Across America you’ll find there is value in making a good product, selling it and servicing it after the sale. There’s also pride in helping the community in which you operate. These are the values Jim and Jeannette Wickwire brought to The Blind Factory, when they started their business in Davenport, IA, America’s heartland, 15 years ago.
From the very beginning the Wickwires also brought another dimension to their retail business: fabrication. They started fabricating vertical blinds in the late 1990s, and being a retail fabricator is key to their success today. Over the years they have added more products to manufacture as demand for those products arose and eventually split off the fabrication business into JJW Mfg. At the same time they have kept adding retail locations for The Blind Factory. They now have seven stretching from Peoria, IL, to Omaha, NE.
As the Wickwires have expanded their business, the biggest portion of sales has remained blinds. Last year they bought a fabric-cutting table and started fabricating their own roller shades. More recently, they have begun developing soft treatments in order to provide fuller service to their customers, also a key to their success.
“All we do are window coverings,” says Jeannette Wickwire. “We don’t do any other decorative products like flooring or wallpaper. It’s all window coverings.” And they offer full-circle service. “From measuring it to making it, selling it and installing it, it’s from us—just us, not outside contractors,” Jeannette adds.
And business is good. Unlike many other markets across the country—notably Florida, California and Las Vegas, NV—the Midwest has not seen the volatile swings in the housing market. “Those markets are hurting,” says Jim Wickwire. “We weren’t taking the big 30 percent increases when the boom was going on, but we’re not taking the 30 percent decreases when it slowed down either.”
Here in the Midwest, there’s a much different market driving force. “As the agriculture business goes, so do our markets,” Wickwire says. “Agriculture is good now. Six dollars a bushel for corn, we haven’t seen that in years.”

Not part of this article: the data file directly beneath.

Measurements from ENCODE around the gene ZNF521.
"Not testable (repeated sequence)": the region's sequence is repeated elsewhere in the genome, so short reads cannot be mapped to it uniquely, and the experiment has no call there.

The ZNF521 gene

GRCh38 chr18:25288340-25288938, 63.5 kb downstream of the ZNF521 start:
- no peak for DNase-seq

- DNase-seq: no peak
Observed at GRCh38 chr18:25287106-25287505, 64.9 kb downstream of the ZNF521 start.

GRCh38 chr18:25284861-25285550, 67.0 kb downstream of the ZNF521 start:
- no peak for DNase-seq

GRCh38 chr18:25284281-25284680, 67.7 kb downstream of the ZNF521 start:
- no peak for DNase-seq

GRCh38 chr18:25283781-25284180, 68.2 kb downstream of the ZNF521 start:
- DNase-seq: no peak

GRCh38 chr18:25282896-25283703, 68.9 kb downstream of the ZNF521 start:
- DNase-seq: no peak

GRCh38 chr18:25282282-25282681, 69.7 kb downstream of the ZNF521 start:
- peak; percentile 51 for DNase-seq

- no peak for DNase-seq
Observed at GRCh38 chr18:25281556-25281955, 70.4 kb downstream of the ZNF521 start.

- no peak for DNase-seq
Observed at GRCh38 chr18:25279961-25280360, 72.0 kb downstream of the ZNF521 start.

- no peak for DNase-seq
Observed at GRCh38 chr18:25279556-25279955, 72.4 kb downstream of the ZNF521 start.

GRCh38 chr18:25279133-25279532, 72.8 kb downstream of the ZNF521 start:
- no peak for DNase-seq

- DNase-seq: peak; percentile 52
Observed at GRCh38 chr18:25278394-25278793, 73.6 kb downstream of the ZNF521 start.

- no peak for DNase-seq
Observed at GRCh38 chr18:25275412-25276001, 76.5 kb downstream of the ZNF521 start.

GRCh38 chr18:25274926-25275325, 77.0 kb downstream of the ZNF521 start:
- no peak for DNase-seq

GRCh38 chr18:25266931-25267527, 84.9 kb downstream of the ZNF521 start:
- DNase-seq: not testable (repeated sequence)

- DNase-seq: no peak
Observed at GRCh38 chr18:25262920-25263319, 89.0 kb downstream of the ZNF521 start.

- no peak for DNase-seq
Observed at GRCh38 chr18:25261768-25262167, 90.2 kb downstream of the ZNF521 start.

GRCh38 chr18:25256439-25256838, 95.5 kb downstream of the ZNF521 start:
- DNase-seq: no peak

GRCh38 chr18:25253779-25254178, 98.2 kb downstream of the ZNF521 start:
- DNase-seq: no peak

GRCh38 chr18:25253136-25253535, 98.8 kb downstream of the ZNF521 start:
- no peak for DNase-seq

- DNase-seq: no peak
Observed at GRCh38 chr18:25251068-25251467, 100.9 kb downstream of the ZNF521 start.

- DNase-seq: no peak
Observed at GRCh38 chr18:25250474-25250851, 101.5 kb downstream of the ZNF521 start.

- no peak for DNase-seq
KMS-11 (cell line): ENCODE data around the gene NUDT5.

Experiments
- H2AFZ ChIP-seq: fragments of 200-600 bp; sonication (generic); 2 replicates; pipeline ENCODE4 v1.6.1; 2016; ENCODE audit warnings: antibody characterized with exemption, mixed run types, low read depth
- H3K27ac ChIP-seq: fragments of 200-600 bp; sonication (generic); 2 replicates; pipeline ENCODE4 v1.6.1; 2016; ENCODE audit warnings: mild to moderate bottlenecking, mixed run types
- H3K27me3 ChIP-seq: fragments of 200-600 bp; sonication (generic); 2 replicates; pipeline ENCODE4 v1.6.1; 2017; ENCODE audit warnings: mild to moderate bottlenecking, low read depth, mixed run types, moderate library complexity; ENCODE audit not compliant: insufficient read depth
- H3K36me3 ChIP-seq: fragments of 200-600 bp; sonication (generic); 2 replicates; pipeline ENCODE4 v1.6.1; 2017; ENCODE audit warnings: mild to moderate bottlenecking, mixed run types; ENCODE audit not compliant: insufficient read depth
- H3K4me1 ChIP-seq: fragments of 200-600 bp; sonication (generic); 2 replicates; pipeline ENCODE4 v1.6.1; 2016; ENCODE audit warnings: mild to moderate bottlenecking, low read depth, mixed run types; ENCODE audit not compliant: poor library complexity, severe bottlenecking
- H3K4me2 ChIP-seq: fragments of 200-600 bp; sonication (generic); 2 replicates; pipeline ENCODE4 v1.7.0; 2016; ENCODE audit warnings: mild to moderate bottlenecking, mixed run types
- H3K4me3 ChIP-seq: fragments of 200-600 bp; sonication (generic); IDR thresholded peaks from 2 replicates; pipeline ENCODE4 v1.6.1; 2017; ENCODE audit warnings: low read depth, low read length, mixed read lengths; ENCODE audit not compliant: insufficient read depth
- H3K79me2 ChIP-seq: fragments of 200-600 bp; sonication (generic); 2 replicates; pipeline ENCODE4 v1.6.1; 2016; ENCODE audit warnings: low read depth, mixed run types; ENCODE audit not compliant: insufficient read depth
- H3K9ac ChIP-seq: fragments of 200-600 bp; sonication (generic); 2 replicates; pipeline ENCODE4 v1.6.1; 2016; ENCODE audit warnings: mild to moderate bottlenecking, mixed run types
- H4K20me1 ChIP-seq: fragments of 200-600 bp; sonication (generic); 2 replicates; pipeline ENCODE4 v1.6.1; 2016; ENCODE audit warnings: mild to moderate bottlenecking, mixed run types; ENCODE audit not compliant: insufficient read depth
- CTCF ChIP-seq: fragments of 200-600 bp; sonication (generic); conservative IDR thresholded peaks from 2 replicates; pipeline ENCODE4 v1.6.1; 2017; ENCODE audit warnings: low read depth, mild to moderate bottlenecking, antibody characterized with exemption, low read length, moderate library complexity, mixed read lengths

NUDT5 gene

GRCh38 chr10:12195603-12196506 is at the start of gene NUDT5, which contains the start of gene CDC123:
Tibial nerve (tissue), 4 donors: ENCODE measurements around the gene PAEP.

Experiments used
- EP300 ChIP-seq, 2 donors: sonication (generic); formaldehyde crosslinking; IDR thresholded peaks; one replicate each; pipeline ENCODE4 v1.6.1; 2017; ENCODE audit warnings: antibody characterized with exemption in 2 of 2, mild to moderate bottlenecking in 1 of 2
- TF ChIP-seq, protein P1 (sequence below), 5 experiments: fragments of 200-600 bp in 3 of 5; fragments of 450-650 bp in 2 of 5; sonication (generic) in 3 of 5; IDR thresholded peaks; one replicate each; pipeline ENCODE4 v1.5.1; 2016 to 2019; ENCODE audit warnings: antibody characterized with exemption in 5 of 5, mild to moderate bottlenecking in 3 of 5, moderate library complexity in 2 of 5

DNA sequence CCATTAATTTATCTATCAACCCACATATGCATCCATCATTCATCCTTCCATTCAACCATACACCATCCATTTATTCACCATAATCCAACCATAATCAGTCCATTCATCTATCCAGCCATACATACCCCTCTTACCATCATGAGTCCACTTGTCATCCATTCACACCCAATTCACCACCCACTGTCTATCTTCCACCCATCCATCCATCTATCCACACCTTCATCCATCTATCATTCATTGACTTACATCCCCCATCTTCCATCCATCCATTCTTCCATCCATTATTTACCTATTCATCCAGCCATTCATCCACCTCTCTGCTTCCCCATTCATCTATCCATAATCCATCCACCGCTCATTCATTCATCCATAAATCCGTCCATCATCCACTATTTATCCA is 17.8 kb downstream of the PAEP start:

SOMETHING TO BE PROUD OF
“I always felt that to be a retail fabricator gives us a little more control over many things,” Jim Wickwire says. “We’ve always felt that retail fabrication . . . gives us a leg up on most competition.
“We’re actually manufacturing our own products,” he continues. “Our salespeople have tons of confidence in what we do. It allows us to give better service when something goes wrong. If something breaks in somebody’s house, they are dealing with the same person that manufactured it and sold it.”
They also control deliveries. “We deliver to each one of our stores, so it gives us more control over delivery times, quality issues, shipping issues and, obviously, there are a little longer margins in fabricating,” says Wickwire.
Basically, from the beginning The Blind Factory has manufactured 70 percent of everything it sells.
“I’ve always felt that being a fabricator, you’re actually putting more business into the local community. You’re hiring people from that community to make product that goes into that community. So you’re providing not only the product, but you’re also providing the jobs. We’ve always been very proud of that fact,” Jim says.